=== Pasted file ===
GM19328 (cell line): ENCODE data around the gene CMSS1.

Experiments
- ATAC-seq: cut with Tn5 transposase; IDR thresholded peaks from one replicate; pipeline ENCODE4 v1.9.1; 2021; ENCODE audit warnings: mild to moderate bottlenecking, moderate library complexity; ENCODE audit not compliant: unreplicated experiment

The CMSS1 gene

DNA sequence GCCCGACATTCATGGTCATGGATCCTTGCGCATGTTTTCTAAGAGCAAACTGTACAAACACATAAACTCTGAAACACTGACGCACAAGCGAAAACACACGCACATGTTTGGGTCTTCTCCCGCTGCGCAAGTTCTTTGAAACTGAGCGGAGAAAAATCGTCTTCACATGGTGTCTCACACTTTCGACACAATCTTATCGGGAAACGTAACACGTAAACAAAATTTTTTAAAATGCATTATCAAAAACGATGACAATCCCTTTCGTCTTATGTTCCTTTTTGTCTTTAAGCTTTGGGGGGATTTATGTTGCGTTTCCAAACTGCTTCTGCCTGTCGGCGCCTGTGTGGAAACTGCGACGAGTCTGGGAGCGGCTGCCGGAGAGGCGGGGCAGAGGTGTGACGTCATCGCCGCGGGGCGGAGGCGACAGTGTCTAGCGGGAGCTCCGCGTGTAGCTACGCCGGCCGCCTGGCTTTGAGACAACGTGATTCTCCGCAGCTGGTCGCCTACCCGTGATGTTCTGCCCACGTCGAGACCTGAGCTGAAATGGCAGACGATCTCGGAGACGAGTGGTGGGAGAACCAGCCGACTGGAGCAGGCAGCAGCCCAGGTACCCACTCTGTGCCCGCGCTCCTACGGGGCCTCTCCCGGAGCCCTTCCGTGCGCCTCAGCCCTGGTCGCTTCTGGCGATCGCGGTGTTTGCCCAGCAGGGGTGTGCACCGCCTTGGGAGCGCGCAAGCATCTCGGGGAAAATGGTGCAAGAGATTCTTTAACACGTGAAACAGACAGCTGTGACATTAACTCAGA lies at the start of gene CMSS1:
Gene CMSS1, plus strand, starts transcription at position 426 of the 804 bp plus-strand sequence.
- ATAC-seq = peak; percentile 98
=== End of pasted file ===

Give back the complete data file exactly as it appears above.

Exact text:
GM19328 (cell line): ENCODE data around the gene CMSS1.

Experiments
- ATAC-seq: cut with Tn5 transposase; IDR thresholded peaks from one replicate; pipeline ENCODE4 v1.9.1; 2021; ENCODE audit warnings: mild to moderate bottlenecking, moderate library complexity; ENCODE audit not compliant: unreplicated experiment

The CMSS1 gene

DNA sequence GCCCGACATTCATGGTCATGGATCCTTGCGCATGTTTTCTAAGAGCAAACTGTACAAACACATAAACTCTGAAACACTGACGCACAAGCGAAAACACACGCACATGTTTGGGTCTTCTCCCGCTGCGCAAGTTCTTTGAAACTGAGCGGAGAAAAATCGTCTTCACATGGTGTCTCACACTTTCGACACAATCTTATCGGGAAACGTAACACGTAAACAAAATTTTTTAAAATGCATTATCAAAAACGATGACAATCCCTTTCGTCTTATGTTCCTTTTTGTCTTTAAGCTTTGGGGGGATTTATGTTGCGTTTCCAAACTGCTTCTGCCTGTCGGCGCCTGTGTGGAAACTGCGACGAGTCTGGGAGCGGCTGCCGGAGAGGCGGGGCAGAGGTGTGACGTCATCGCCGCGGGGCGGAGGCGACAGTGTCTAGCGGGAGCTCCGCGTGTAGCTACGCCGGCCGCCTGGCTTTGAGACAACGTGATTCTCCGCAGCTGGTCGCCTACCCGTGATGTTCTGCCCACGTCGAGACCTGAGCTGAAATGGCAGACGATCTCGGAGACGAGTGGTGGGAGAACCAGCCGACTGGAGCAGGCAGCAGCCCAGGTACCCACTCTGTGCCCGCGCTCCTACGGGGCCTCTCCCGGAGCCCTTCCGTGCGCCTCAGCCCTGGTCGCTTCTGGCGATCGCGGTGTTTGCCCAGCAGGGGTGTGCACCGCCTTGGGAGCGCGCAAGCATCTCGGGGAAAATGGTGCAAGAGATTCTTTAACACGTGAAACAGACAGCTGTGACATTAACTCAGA lies at the start of gene CMSS1:
Gene CMSS1, plus strand, starts transcription at position 426 of the 804 bp plus-strand sequence.
- ATAC-seq = peak; percentile 98